An animal sanctuary manager has spoken about a dog she took in that she says was beaten, tied to a park bench and nearly had to be put down.

Blue, a bull crossbreed, had been tied to a park bench and dumped by her former owners, having been beaten, traumatised and starved, claimed Lianne Angliss, general manager of Hopefield Animal Sanctuary in Brentwood.

Lianne, 36, said on Friday (October 20) that Blue was an extreme case in her 16-year career, but added that many people had since contacted her sanctuary about dogs and other pets being dumped.

"Blue hasn't just been dumped - she's been beaten, she's been traumatised and starved," she said. "So that's a whole different neglect."

"I haven't stopped crying every time I look at her," Lianne added. "It makes me really sad thinking what she's gone through."

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Romford Recorder: Lianne said she can't imagine what dog rescues are feeling right nowLianne said she can't imagine what dog rescues are feeling right now (Image: Hopefield Animal Sanctuary)

Blue had initially been cared for at a Romford vets, then taken in by Hopefield staff on October 16. Lianne said even the police were involved given her state.

The vet could not keep her forever, Lianne added, so they tried to find an alternative but no dog rescue was found.

This left the vet fearing they might have little choice but to put her down, and Blue was scheduled to be euthanised that afternoon.

That was when Lianne and Hopefield Animal Sanctuary stepped in, despite limited space, to save Blue.

"I remember when I went to pick her up from the vet - she wouldn't even look at me," Lianne said. "The damage that has been done to her is so severe I don't think she'll ever recover fully."

Despite that, Lianne said she was grateful to give Blue the belated chance to enjoy her life.

"I let her off in a secure field we've got and I've never seen a dog run so fast, and bound so happily - it was like she was free."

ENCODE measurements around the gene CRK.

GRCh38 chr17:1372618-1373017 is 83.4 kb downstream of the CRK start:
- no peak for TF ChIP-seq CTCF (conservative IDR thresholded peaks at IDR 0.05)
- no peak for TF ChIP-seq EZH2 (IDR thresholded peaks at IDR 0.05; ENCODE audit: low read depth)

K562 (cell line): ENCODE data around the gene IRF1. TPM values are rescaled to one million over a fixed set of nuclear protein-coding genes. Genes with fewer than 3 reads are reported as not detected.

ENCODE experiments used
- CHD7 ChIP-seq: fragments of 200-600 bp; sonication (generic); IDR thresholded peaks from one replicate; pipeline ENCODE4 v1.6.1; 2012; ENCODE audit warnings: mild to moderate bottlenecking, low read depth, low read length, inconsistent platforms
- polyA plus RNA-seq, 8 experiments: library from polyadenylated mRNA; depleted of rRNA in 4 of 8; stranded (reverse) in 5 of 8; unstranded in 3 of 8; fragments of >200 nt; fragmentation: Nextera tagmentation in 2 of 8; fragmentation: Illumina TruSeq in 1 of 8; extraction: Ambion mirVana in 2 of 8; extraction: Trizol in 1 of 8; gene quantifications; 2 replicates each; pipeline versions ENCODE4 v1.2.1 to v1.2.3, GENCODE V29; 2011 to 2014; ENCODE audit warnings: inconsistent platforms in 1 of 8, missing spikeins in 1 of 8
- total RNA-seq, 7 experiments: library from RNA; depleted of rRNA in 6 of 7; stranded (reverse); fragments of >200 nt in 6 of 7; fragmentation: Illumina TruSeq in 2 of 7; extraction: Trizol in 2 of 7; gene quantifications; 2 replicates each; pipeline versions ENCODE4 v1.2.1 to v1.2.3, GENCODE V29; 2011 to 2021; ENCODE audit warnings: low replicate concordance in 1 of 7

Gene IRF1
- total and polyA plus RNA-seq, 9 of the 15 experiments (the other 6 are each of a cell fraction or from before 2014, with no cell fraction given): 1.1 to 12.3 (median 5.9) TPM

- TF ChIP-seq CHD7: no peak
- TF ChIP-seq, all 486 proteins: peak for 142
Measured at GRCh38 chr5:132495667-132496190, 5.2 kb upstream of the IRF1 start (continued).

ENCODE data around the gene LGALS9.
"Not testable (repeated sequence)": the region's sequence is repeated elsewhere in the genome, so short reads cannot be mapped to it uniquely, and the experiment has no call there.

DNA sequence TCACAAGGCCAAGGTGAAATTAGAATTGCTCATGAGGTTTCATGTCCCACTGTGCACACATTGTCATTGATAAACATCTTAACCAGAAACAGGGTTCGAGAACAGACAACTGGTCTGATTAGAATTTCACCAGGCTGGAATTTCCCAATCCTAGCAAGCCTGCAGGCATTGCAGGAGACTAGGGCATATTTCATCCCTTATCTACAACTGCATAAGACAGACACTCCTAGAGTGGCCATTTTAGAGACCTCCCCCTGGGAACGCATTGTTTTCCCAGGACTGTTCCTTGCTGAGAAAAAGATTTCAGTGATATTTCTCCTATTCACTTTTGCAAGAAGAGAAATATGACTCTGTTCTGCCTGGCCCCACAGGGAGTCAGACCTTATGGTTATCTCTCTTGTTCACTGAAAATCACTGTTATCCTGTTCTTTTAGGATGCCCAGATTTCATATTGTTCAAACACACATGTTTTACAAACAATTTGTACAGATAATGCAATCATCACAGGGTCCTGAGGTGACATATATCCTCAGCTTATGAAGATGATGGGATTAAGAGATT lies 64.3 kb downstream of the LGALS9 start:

Lianne said Blue was an extreme case, hence why her sanctuary took her in. But she admitted there are many other dogs in similar positions, placing rehoming centres in a difficult spot.

"There's always animals being dumped - I mean we just picked up a goat the other day that had been dumped on the side of a road.

"It's literally gone crazy," she added. "I can't even imagine what actual dog rescues are feeling right now." 

Lianne, whose sanctuary has built dog houses to meet unprecedented demand, said greater restrictions must be imposed to tackle the cause.

"There's no law in the UK, besides the Dangerous Dogs Act, surrounding dogs at all.

"You can just buy a dog from the internet and no one asks any questions," she said.

The general manager added that she sympathised with people that had been attacked by XL Bullies and other breeds, but said an increase in dog aggression needed to be looked at as a wider problem.

"We need to look at the full picture," she said. "The owners, the people buying the dogs, what they're being bought for, how they're being trained.

“To see any animal with fear in her eyes like Blue has been absolutely heartbreaking," she added.

"We’re doing everything we can to help her."